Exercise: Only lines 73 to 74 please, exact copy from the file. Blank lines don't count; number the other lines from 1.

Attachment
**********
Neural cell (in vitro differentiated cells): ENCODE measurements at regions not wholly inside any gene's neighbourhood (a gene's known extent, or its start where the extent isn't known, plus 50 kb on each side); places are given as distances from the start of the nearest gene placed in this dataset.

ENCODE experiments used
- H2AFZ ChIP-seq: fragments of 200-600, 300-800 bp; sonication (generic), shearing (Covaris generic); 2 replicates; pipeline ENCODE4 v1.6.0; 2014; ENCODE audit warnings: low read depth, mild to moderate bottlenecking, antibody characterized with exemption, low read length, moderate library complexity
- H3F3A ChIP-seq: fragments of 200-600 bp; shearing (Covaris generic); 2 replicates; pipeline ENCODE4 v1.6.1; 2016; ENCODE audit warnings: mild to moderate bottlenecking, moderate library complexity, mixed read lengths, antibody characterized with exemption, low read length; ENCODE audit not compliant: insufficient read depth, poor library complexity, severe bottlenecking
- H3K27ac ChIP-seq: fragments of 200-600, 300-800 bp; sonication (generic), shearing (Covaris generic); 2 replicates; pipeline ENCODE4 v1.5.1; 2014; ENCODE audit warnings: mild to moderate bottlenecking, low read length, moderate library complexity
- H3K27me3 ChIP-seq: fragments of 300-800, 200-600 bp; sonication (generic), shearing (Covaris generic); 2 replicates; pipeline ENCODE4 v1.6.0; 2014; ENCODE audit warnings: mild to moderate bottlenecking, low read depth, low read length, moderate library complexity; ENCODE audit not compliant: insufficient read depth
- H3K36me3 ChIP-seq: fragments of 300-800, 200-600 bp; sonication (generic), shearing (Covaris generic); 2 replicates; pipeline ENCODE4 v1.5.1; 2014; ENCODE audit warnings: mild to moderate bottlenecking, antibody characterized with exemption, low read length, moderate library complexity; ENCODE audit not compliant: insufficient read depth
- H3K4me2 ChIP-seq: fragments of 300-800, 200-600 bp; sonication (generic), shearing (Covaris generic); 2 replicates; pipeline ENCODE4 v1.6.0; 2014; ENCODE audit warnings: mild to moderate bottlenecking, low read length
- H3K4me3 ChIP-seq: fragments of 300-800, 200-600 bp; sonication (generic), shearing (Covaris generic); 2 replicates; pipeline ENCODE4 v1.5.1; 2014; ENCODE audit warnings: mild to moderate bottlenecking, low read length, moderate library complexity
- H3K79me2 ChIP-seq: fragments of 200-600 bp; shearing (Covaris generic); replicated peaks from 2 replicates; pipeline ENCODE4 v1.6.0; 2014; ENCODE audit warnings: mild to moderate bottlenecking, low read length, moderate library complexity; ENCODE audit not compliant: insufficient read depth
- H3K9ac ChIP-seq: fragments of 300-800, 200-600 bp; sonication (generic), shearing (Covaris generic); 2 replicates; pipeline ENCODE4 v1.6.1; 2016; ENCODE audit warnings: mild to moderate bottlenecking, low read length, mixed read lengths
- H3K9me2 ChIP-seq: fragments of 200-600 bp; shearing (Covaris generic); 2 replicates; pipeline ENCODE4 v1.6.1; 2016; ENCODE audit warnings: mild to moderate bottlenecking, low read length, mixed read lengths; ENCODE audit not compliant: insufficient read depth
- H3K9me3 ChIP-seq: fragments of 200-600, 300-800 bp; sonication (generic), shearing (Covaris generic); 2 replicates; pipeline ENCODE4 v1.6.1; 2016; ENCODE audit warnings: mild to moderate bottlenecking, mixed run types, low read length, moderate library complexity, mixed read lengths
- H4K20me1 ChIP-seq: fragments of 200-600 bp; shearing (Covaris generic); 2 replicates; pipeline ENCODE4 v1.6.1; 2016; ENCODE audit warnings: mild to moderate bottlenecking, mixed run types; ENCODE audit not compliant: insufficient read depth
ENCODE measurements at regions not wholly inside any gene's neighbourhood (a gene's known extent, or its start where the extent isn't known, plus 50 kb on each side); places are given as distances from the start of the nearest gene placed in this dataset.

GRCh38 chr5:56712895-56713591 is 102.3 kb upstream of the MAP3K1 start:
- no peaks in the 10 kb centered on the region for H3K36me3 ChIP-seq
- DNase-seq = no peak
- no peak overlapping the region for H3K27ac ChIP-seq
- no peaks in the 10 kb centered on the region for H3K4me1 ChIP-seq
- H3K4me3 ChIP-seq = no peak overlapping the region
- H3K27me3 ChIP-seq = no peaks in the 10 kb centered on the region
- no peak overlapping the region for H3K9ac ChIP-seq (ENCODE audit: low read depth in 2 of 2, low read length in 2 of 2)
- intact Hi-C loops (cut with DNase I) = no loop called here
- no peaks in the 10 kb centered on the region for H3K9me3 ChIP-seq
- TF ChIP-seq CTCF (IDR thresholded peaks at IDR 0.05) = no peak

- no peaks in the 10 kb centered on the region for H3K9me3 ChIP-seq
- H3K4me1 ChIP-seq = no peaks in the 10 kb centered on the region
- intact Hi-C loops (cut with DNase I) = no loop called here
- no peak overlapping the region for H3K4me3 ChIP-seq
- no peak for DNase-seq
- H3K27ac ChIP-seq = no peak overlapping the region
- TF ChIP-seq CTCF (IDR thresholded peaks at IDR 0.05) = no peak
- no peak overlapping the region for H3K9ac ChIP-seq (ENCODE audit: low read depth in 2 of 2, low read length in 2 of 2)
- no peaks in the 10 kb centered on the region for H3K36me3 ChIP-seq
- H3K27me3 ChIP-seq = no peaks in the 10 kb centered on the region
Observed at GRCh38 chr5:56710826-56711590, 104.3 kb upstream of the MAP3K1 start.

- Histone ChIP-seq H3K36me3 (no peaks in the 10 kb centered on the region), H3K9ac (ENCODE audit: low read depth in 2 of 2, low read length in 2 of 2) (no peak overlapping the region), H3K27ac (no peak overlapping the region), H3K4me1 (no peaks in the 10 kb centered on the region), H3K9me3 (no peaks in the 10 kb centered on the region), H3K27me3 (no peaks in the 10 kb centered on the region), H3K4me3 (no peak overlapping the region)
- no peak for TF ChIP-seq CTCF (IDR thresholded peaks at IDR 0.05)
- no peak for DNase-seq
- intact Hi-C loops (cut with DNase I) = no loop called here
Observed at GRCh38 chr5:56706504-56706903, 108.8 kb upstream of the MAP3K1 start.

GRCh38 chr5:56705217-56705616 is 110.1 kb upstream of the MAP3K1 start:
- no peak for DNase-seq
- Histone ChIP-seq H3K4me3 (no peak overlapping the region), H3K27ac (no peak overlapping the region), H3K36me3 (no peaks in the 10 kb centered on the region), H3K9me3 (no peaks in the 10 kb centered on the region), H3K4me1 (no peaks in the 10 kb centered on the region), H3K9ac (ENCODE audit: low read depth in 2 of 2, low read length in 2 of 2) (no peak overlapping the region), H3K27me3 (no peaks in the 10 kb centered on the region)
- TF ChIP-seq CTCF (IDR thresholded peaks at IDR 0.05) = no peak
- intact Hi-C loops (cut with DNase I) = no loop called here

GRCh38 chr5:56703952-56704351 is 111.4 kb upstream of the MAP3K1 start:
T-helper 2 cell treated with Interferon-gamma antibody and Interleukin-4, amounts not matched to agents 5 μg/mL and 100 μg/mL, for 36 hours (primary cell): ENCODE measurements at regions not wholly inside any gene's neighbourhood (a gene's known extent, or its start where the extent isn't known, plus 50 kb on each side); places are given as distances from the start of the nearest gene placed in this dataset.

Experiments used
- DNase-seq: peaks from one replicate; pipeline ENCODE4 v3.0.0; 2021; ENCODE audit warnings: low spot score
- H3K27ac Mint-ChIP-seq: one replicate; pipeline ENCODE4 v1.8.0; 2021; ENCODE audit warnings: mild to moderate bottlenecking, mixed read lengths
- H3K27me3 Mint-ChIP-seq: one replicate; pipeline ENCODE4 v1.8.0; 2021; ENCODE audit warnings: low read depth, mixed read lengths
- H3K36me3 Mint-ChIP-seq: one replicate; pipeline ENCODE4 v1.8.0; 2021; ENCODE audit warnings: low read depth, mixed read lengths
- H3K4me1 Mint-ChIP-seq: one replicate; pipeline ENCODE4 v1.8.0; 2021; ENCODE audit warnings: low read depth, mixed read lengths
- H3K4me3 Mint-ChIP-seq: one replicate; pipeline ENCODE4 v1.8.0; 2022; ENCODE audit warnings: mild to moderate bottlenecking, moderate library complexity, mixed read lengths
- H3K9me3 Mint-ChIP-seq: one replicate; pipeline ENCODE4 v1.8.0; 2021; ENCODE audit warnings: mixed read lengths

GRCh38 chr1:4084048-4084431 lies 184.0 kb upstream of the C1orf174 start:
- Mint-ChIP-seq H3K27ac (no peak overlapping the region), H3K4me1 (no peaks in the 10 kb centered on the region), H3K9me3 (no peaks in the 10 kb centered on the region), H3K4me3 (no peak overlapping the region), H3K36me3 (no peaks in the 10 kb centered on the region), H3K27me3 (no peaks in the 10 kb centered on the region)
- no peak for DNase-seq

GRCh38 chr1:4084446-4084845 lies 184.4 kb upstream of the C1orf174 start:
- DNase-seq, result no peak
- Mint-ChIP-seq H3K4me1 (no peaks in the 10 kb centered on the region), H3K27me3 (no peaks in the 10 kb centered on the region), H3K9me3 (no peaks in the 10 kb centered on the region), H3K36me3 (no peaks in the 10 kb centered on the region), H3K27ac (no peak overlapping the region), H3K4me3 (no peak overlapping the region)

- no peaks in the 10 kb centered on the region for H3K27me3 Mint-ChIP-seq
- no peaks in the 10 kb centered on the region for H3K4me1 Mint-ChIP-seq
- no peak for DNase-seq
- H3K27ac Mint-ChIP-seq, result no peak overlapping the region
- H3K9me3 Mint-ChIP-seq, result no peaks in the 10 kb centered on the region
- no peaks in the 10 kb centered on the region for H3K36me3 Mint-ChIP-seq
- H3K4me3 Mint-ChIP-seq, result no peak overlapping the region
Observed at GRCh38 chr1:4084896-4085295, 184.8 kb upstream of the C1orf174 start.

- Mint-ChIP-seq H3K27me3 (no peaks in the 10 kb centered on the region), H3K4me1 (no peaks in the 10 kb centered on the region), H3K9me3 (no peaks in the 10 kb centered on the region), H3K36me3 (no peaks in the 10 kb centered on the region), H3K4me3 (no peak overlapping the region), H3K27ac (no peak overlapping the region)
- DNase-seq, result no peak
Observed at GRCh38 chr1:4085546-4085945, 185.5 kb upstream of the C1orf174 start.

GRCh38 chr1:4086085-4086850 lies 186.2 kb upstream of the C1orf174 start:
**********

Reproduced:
- DNase-seq, result no peak
Observed at GRCh38 chr1:4085546-4085945, 185.5 kb upstream of the C1orf174 start.